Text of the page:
NEP of a detector depends upon the active area of the detector, which in essence will also affect detectivity. This makes it hard to compare the intrinsic properties of two detectors. To remove the dependence, Specific Detectivity (D*), which is not dependent on detector area, is used to evaluate the performance of the photodetector. In the equation below, A is the area of the photosensitive region of the detector and Δf is the effective noise bandwidth.

Photoconductor D*

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The following table lists Thorlabs' selection of photodiodes and photoconductive detectors. Item numbers in the same row contain the same detector element.

Photodetector Cross Reference
Wavelength Material Unmounted
150 - 550 nm GaP FGAP71 - SM05PD7A DET25K2 PDA25K2
200 - 1100 nm Si FDS010 - SM05PD2A
Si - - SM1PD2A - -
320 - 1000 nm Si - - - - PDA8A2
320 - 1100 nm Si FD11A SM05PD3A PDF10A2
Si - - - DET100A2 PDA100A2
340 - 1100 nm Si FDS10X10 - - - -
350 - 1100 nm Si FDS100
FDS100-CAL a
- SM05PD1A
Si FDS1010
FDS1010-CAL a
- -
400 - 1000 nm Si - - - - PDA015A(/M)
400 - 1100 nm Si FDS015 b - - - -
Si FDS025 b
FDS02 c
- - DET02AFC(/M)
400 - 1700 nm Si & InGaAs DSD2 - - - -
500 - 1700 nm InGaAs - - - DET10N2 -
750 - 1650 nm InGaAs - - - - PDA8GS
800 - 1700 nm InGaAs FGA015 - - - PDA015C(/M)
InGaAs FGA21
- SM05PD5A DET20C2 PDA20C2
InGaAs FGA01 b
- - DET01CFC(/M) -
InGaAs FDGA05 b - - - PDA05CF2
InGaAs - - - DET08CFC(/M)
800 - 1800 nm Ge FDG03
- SM05PD6A DET30B2 PDA30B2
Ge FDG50 - - DET50B2 PDA50B2
Ge FDG05 - - - -
900 - 1700 nm InGaAs FGA10 - SM05PD4A DET10C2 PDA10CS2
900 - 2600 nm InGaAs FD05D - - DET05D2 -
FD10D - - DET10D2 PDA10D2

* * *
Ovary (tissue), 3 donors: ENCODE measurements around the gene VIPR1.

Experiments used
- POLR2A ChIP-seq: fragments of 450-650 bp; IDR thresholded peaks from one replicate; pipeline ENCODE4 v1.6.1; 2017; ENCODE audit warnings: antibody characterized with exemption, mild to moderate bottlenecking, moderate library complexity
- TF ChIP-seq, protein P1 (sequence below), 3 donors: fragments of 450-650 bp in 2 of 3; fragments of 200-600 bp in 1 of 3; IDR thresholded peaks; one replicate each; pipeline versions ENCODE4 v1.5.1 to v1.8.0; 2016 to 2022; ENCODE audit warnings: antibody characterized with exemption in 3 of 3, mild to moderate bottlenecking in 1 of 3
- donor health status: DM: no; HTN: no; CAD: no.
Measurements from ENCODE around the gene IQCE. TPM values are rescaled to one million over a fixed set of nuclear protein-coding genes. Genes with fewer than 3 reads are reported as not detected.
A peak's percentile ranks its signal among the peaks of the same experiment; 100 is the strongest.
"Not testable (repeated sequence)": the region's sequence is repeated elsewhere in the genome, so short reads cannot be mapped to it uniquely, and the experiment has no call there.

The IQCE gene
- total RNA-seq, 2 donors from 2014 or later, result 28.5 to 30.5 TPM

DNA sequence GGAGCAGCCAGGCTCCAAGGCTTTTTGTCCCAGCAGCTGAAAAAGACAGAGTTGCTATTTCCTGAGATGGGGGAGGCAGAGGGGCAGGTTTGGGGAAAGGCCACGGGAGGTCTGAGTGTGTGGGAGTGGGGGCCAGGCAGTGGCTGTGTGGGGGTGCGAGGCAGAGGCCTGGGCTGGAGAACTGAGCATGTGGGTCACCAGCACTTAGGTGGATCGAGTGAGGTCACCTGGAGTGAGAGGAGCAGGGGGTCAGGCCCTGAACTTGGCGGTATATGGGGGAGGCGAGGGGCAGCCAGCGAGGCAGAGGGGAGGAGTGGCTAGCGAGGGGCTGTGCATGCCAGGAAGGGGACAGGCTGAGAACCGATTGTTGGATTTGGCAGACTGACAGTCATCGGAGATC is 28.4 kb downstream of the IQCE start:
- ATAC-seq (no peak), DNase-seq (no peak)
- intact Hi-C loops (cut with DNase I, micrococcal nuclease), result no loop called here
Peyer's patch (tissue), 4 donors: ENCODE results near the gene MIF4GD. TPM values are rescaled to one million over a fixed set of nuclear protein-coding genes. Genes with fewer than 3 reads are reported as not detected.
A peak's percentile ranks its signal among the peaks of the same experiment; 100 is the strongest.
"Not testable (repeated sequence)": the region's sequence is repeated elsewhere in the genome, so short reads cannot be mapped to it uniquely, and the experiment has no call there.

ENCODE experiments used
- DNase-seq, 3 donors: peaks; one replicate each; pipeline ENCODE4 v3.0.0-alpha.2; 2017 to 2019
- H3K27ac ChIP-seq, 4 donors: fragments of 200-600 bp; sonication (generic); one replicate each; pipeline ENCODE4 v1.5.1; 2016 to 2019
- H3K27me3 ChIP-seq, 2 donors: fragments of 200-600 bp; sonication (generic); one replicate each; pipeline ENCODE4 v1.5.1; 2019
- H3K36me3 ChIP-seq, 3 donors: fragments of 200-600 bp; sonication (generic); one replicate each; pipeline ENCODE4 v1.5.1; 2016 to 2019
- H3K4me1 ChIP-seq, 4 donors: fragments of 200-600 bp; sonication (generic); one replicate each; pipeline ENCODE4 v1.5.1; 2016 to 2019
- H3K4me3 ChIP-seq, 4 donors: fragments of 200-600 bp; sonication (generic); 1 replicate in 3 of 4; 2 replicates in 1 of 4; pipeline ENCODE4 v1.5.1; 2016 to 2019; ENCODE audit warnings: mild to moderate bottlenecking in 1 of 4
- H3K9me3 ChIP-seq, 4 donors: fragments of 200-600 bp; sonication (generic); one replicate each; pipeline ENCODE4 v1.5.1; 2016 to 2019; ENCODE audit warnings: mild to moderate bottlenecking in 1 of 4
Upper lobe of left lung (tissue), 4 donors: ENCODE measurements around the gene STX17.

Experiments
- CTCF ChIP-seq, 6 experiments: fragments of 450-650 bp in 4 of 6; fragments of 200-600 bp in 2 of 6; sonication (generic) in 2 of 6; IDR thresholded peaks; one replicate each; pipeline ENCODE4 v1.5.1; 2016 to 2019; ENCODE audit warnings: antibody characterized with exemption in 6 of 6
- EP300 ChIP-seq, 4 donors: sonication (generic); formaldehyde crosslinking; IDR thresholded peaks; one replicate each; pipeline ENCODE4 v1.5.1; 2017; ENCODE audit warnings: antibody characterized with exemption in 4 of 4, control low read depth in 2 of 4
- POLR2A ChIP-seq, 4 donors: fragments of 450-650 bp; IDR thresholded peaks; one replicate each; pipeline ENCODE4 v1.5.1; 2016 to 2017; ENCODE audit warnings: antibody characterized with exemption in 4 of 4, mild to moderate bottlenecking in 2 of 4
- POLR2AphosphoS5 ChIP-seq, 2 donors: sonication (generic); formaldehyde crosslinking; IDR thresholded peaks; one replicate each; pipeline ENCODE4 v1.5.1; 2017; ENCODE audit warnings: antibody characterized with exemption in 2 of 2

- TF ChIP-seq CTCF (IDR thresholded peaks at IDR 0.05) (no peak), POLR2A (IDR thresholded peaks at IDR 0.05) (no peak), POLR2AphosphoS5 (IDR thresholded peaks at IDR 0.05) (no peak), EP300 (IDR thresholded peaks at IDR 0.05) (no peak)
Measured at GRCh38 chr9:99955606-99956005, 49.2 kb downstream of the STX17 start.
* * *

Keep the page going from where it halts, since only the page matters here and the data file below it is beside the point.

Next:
950 - 1650 nm InGaAs - - - - FPD310-FC-NIR
1.0 - 5.8 µm InAsSb - - - - PDA10PT(-EC)
1.5 - 4.8 µm PbSe - FDPSE2X2 - - -
2.0 - 5.4 µm HgCdTe (MCT) - - - - PDA10JT(-EC)
2.0 - 8.0 µm HgCdTe (MCT) VML8T0
VML8T4 d
- - - PDAVJ8
2.0 - 10.6 µm HgCdTe (MCT) VML10T0
VML10T4 d
- - - PDAVJ10
2.7 - 5.0 µm HgCdTe (MCT) VL5T0 - - - PDAVJ5
2.7 - 5.3 µm InAsSb - - - - PDA07P2
  • Calibrated Unmounted Photodiode
  • Unmounted TO-46 Can Photodiode
  • Unmounted TO-46 Can Photodiode with FC/PC Bulkhead
  • Photovoltaic Detector with Thermoelectric Cooler

PbSe Photoconductor: 1.5 - 4.8 µm

  • Good Performance from 1.5 - 4.8 µm
  • For Detection of CW Light We Recommend an Optical Chopper
Item #a Info Wavelength
FDPSE2X2 info 1.5 - 4.8 µm 4 mm2 TO-5 10 µs 4 µm (Typ.) 1.5 x 103 V/W (Min)
3.0 x 103 V/W (Typ.)
2.5 x 109
cm•Hz1/2/W (Typ.)
0.1 - 3.0 MOhm STO5S
  • All measurements performed with 25 °C element temperature unless stated otherwise.
  • Rise Time is measured from 0 - 63% of final value.
  • Measured at Peak Wavelength, Chopping Frequency of 600Hz, and Bias Voltage of 15 V, RDARK = RLOAD
  • Measured at Peak Wavelength and a Chopping Frequency of 600 Hz
Based on your currency / country selection, your order will ship from Newton, New Jersey  
+1 Qty Docs Part Number - Universal Price Available
FDPSE2X2 Support Documentation
FDPSE2X2PbSe Photoconductor, 2 mm x 2 mm Active Area, 10 µs Rise Time, 1.5 - 4.8 µm